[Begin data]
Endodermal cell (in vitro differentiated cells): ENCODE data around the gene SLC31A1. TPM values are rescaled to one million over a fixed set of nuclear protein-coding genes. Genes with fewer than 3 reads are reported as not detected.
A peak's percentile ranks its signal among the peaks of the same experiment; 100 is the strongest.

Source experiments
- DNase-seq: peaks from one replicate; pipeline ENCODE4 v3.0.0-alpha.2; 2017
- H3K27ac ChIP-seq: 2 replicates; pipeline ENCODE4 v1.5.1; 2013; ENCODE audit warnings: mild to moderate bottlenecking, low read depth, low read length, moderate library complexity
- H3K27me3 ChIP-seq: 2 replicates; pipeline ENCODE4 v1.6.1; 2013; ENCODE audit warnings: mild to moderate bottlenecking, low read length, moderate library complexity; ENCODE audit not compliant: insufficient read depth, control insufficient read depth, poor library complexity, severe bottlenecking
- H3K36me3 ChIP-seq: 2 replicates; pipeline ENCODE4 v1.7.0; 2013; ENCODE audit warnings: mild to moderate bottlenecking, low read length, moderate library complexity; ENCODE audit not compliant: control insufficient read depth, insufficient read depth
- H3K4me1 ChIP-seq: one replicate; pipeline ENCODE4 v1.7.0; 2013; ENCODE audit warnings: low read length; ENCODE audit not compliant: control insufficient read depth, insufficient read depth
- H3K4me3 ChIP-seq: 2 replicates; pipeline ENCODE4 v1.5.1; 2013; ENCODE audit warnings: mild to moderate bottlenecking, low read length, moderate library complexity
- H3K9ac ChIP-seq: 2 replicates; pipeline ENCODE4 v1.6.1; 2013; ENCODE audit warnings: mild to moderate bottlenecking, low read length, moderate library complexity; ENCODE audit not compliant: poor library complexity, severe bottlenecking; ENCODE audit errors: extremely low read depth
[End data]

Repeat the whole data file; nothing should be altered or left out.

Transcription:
Endodermal cell (in vitro differentiated cells): ENCODE data around the gene SLC31A1. TPM values are rescaled to one million over a fixed set of nuclear protein-coding genes. Genes with fewer than 3 reads are reported as not detected.
A peak's percentile ranks its signal among the peaks of the same experiment; 100 is the strongest.

Source experiments
- DNase-seq: peaks from one replicate; pipeline ENCODE4 v3.0.0-alpha.2; 2017
- H3K27ac ChIP-seq: 2 replicates; pipeline ENCODE4 v1.5.1; 2013; ENCODE audit warnings: mild to moderate bottlenecking, low read depth, low read length, moderate library complexity
- H3K27me3 ChIP-seq: 2 replicates; pipeline ENCODE4 v1.6.1; 2013; ENCODE audit warnings: mild to moderate bottlenecking, low read length, moderate library complexity; ENCODE audit not compliant: insufficient read depth, control insufficient read depth, poor library complexity, severe bottlenecking
- H3K36me3 ChIP-seq: 2 replicates; pipeline ENCODE4 v1.7.0; 2013; ENCODE audit warnings: mild to moderate bottlenecking, low read length, moderate library complexity; ENCODE audit not compliant: control insufficient read depth, insufficient read depth
- H3K4me1 ChIP-seq: one replicate; pipeline ENCODE4 v1.7.0; 2013; ENCODE audit warnings: low read length; ENCODE audit not compliant: control insufficient read depth, insufficient read depth
- H3K4me3 ChIP-seq: 2 replicates; pipeline ENCODE4 v1.5.1; 2013; ENCODE audit warnings: mild to moderate bottlenecking, low read length, moderate library complexity
- H3K9ac ChIP-seq: 2 replicates; pipeline ENCODE4 v1.6.1; 2013; ENCODE audit warnings: mild to moderate bottlenecking, low read length, moderate library complexity; ENCODE audit not compliant: poor library complexity, severe bottlenecking; ENCODE audit errors: extremely low read depth